I was up all night because of rumors swirling around the interwebs right now… This is potentially the equivalent to all the Christmas Eve’s of my lifetime all wrapped up in one… The night before it is announced that Chris Hansen has purchased the Sacramento King’s with the intention of moving the team to Seattle. The night before us grieving, wounded Seattlites are finally made whole again with the return of our team. I am talking about the return of the Seattle SuperSonics!!!!
Adrian Wojnarowski of Yahoo! Sports is reporting that the Maloof Brothers, owners of the Sacramento Kings, are very close to a deal selling the team to an ownership group who wants to bring the Kings to Seattle. The Maloofs have a history of being squirrelly, to put it nicely, but AW said that the deal is essentially at 1st and Goal from the 1 yard line… just needs to be punched in. The details are as such: $500 million from the Seattle ownership group, the Maloofs will retain a very small ownership interest in the team, but have no decision making power, and the team will play in Key Arena for two years until construction on the new Seattle NBA arena is complete. UPDATE: There are also reports that the deal is moving along nicely, but the goal is to have it finished by the end of January.
How Did We Get Here?
There is an outstanding documentary on the history of the Seattle Supersonics and the team’s painful divorce with the city it called home for over 40 years – You can view it here at Sonicsgate.com. The cliffnotes version is this:
The Sonics were the heart and soul of the Seattle sports community for 30 plus years. The team gave the city its only professional championship in 1979, and the franchise would have repeated its earlier success in 1996 had it not been forced to face a Chicago Bulls team led by one Michael Jordan that finished with the best record in NBA history. The city was, and still is, in love with guys like Xavier McDaniels, Jack Sikma, Lenny Wilkins, Detlef Schrempf, Spencer Haywood, Downtown Freddie Brown, Gary Payton, Shawn Kemp, Big Smooth Sam Perkins, and countless other Seattle legends. Growing up in the Seattle area during their mid-90s runs, there was not a single kid on the playground that didn’t want to play with the attitude of The Glove, Gary Payton, or pretend to throw down tomahawk jams on Nerf Hoops like Kemp.
Then, in 2001, Starbucks Chairman and CEO Howard Schultz bought the team, fancying himself as another Mark Cuban – a beloved, involved advocate for his team who would sit courtside and hammer the referees game in and game out. Schultz fell short of Cuban’s prowess though and lacked a key ingredient that Mark Cuban has: Mark Cuban cares about his players, his organization, and winning a championship far more than he cares about money or his own public perception. Unfortunately for Sonics fans, and NBA fans for that matter, Schultz viewed the Sonics as a bad investment once he started losing money and tried to pinch pennies on every level, which as anyone with half a brain knows is not the way to run a successful sports franchise. Schultz’s shortcomings as an owner are well documented here by a former Sonics employee, including a delightful anecdote about Schultz wanting to reward employees with a Starbucks gift card… that was worth just about enough to get a drip coffee ($3.50). After reading this, you may understand why I refuse to support Starbucks anymore.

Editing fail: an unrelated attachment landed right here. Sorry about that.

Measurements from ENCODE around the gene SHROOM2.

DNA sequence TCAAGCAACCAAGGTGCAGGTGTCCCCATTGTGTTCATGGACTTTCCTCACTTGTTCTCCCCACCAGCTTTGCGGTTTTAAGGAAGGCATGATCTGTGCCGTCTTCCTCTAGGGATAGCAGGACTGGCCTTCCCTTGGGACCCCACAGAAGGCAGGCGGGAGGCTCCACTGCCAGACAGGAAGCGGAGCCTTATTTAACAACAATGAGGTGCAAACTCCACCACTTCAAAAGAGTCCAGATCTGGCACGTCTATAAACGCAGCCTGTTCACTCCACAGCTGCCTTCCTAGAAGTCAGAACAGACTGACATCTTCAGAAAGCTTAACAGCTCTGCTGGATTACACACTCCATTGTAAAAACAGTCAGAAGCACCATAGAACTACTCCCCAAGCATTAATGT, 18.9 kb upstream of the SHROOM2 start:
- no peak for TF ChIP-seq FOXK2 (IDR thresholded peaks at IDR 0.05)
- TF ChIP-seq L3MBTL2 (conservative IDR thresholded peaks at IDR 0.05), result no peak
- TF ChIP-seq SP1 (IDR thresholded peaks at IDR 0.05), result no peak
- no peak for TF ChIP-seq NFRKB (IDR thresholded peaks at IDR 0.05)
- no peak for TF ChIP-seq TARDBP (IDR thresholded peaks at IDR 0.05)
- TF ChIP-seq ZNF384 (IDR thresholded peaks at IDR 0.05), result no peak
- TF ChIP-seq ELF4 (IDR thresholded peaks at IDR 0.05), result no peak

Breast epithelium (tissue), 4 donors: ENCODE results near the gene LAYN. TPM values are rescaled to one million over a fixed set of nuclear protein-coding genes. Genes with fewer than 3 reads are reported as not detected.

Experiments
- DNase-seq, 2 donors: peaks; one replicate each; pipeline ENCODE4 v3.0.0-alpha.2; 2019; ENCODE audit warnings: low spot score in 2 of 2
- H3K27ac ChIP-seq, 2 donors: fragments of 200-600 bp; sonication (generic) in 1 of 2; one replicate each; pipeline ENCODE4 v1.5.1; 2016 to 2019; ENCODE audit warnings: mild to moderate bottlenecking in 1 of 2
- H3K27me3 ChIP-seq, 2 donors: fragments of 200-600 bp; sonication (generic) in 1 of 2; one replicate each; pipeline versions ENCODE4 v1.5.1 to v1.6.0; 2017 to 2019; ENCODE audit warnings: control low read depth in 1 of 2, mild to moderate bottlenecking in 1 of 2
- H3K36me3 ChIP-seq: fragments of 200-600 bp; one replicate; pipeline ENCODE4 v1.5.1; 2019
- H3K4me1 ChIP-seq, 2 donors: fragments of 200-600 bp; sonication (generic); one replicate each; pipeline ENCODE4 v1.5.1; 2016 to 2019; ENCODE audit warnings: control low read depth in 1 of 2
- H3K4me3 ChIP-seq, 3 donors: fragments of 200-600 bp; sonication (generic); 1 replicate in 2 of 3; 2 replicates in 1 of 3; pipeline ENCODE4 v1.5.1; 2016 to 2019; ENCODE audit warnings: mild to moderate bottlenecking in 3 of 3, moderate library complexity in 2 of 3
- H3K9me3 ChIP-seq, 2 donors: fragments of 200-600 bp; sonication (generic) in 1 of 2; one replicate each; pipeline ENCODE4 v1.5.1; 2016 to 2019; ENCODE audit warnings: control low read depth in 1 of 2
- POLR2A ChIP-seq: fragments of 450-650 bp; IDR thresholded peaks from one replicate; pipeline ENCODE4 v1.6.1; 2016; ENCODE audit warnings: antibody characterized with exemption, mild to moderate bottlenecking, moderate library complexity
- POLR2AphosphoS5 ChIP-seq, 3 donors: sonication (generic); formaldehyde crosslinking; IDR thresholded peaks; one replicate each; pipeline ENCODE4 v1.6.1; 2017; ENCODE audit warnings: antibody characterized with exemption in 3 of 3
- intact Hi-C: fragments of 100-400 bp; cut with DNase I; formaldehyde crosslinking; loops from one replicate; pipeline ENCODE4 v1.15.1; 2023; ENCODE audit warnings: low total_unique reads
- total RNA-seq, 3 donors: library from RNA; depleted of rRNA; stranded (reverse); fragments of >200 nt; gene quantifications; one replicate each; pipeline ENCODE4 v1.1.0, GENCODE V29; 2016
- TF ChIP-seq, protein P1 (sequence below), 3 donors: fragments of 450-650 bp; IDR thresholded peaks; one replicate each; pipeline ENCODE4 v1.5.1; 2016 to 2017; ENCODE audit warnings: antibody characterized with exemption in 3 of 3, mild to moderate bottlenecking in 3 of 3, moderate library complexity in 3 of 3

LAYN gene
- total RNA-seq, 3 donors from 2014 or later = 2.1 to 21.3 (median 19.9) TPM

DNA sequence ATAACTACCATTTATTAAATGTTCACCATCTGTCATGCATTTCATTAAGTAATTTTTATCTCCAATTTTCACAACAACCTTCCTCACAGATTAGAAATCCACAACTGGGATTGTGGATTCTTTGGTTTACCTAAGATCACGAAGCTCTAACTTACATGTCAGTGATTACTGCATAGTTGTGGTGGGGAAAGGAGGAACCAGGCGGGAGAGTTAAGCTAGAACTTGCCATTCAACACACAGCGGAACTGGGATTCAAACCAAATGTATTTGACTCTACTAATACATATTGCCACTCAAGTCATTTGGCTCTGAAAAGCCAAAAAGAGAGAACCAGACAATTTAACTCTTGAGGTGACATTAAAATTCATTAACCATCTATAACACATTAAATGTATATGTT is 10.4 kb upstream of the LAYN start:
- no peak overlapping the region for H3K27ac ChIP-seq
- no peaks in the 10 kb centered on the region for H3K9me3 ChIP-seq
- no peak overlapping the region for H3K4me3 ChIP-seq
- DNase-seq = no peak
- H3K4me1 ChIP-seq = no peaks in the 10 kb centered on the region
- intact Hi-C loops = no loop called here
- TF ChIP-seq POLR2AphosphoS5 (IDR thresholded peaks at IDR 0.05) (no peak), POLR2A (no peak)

Ultimately, he sold the team to a group of investors from Oklahoma City led by one Clayton Bennett. Schultz “demanded” that a clause be included in the purchase agreement requiring Bennett and his group to make a good faith effort to build a new arena in Seattle for the team prior to moving the team elsewhere. This was one of those “wink, wink, hush, hush” kind of agreements that we in the legal field like to call illusory promises. Bennett and his group had been itching to get a team to Oklahoma City, and everyone knew it, Schultz most of all, but they all did just enough to cover themselves legally. On July 2, 2008, after a contentious legal battle with the City of Seattle, the new owners reached a settlement with the city that would allow the Sonics to leave for Oklahoma City for a measly $30 million.
Seattle sports fans were devastated. It has taken some people years to forgive the NBA, and many still haven’t. Most still hold quite the grudge towards Clay Bennett, his group, and Oklahoma City – Which is particularly painful because their star players were originally Supersonics AND they are the most fun and exciting young team to watch in the NBA today. The heart had been ripped out of the city, leaving it depressed and bewildered about what to do next.
2008 ended up being the worst year in Seattle sports history – The University of Washington Huskies football team finished 0-12 for the first time in team history, while also gaining the dubious distinction of being the first, and so far, only Pac-12 team to ever do so; The Seattle Seahawks of the NFL went 4-12, tied for 5th worst in the league in their last season under legendary coach Mike Holmgren, ending a run of division championships and playoff appearances that had included a Super Bowl appearance in 2005; and The Seattle Mariners finished an AL-Worst 61-101, falling into a deep pit with no sign of light. We officially bottomed out in 2008. Thankfully, though, things slowly started looking up.
In Part Two of this series, we will examine how we climbed out of that deep, dark hole of irrelevance to find ourselves where we are today.